Hot answers tagged

6

It's not clear what your goals and requirements are for this information system -- and that has a huge bearing on the answer. If, for example, your software is trying to analyze the harmony inside of a single piece, then yes, symphonies definitely will modulate (change keys) all over the place, as Wheat Williams describes in his excellent answer. And this ...


6

Every symphony ever written has more than one key -- usually several different keys. A symphony may have the name of a certain key in its title, but this only refers to the main key that occurs throughout its structure. Each symphony will have many changes to different keys. Each symphony will tend to be unique in how it uses multiple keys. Different ...


4

These are the 7 chords formed using the notes from the D major scale (D, E, F#, G, A, B, C#). So, yes, the answer is that the progression is in D major


3

If I'm not mistaken, both of the books have some stuff in common, but the theory is book is focusing solely on theory (duh), whereas the piano book focuses on the piano. The theory book has some stuff about the piano and vice versa, but both have stuff the other book doesn't. I would suggest that if you have the money (they cost around 30-40$ on Amazon), you ...


3

C/B could be called an Eminor chord with a minor 6th in second inversion; it's the same thing. It really depends on where you want to go with harmony. Both are valid and both are commonly used, so I cannot decide for sure which one to choose. Both C - C/B - Am7 and Am7/C, Am7/B, Am7 seem correct in a chord progression. I would suggest to look at the melody ...


2

This is a typical example of a modal keyboard piece from the late 16th or early 17th century. Mode in polyphonic music (as distinguished from mode in plainchant) is a complicated topic that is being actively researched by musicologists and is still the subject of scholarly debate. It is a different way of thinking about music that just can't be compared ...


2

Pedrell's edition is here. Yes, you can call this the 4th tone. Note the points of imitation on B and E; notice that the dux and comes of the opening point emphasise C & F respectively before falling back to the final. Subsequent points (such as at the start of page 2) have similar incipits. Note also that IV (A major) does not appear in cadences, ...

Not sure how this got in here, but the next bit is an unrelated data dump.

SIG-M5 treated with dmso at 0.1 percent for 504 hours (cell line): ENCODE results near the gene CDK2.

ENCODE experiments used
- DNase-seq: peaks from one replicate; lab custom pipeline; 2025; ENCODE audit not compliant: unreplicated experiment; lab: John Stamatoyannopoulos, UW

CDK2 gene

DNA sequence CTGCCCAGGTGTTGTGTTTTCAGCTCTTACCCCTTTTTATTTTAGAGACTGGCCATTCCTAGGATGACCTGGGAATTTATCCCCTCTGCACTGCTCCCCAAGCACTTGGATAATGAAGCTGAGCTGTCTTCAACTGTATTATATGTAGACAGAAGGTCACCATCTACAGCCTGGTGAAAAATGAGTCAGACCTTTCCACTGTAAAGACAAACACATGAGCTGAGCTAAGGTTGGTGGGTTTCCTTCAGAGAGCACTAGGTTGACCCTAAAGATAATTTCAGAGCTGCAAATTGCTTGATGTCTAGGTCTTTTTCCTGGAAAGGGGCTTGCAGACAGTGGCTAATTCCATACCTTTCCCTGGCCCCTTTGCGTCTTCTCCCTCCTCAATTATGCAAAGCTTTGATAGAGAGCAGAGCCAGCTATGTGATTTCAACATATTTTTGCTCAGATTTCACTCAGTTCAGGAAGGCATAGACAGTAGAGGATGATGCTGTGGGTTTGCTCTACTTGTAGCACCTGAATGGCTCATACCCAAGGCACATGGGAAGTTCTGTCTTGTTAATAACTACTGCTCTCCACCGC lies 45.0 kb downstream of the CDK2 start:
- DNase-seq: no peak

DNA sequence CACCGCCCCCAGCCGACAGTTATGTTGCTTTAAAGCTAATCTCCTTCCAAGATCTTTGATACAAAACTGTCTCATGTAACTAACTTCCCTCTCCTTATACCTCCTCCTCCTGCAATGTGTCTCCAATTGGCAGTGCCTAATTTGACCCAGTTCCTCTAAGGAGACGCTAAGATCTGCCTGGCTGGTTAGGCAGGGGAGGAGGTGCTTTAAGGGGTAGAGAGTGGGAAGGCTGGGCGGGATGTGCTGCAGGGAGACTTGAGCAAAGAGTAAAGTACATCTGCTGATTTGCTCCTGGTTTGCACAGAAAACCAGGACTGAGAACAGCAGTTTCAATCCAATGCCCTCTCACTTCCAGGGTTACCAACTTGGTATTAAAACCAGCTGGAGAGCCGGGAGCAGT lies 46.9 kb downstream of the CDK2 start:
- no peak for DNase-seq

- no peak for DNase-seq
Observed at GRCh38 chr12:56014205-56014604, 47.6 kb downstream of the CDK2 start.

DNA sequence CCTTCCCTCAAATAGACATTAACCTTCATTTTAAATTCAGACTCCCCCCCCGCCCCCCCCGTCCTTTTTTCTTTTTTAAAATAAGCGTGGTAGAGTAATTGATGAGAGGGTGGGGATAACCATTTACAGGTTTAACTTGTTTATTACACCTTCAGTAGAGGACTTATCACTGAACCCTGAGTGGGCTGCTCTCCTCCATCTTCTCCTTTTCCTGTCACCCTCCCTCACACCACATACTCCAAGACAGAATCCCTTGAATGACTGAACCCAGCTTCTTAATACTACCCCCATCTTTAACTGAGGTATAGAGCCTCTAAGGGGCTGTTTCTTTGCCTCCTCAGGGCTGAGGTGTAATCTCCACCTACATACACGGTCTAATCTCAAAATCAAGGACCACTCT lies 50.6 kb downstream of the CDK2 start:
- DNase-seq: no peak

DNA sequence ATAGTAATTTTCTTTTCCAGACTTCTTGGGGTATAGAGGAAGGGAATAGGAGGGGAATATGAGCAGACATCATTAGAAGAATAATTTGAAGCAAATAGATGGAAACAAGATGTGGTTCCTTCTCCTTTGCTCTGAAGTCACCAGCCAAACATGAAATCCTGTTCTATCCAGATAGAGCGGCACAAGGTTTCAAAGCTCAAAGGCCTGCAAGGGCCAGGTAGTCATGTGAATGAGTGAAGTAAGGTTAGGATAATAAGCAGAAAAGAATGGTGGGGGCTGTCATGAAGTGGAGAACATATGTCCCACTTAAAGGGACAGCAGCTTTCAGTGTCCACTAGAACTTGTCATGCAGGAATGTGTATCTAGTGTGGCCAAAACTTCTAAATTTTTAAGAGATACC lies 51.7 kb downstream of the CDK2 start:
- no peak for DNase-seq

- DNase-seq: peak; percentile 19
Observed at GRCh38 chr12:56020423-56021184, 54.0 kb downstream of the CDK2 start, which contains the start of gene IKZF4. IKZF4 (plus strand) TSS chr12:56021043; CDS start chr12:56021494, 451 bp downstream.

2

It's not a standard usage. There are 12 keys (or a few more due to treating C# and Db as different.) Keys have two modes, major and minor. Other tonal organizations are possible but the usual (CPP) terminology isn't used in their descriptions. The term "key" is not synonymous with scale. Scale (from the Italian for "ladder") is a collection of notes taken ...


2

There are several correct answers, but the best is clearly C C/B Amin7. Points other answer missed: Second inversion chords are fairly unusual, and mostly used in cadences. They are particularly "weak", and there's no functional reason to call your second chord an Emin7/B. What is the chord doing? That's the entire question here and why we have the topic ...


1

Many (perhaps even most) chords played on guitar could be correctly identified (by itself) as more than one chord! The most appropriate name to use in a given context depends on - the context. Chords in a song don't appear by themselves. They appear as part of the entire song. Things to consider when choosing which of several possible names to call a ...


1

Em6 is actually confusing, as it's an Em chord, but the 6th bit is a major 6th - C#. So it can't be that anyway. Best call the sequence C, Am7/B, Am7. That way, musos would see the transition between C and Am7 with an altered Am7 chord sandwiched between. Trying to name a chord from its 'root' note is not going to help. Yes, it could be a B something, but ...


1

This is actually not a simple question, but neither do the answers give an accurate picture of historical practice during the common practice period. The Beethoven Fifth is a good example: we regard it as a "C-minor symphony" because its first movement is in C minor. Within that movement, C minor is, as we often say, the tonal center: it's the key to which ...


1

A composition like "Symphony in C minor" refers to a key in the piece, with which key the composition starts and with which it ends. There is a certain number of notes and chords in that key, so if a whole composition was built only on that key, it would sound repetitive. That's why during the composition changes keys. Usually it's more than one, but it ...


1

I believe those that say it begins with using the 3:2 ratio are correct. Schoenberg is also correct, but a 7-note system already existed before the major scale was recognized, so his explanation starts in the "middle", so to speak. We call the 3:2 frequency ratio the frequency ratio for a 5th, but, of course, a scale or mode or system of pitches had to exist ...



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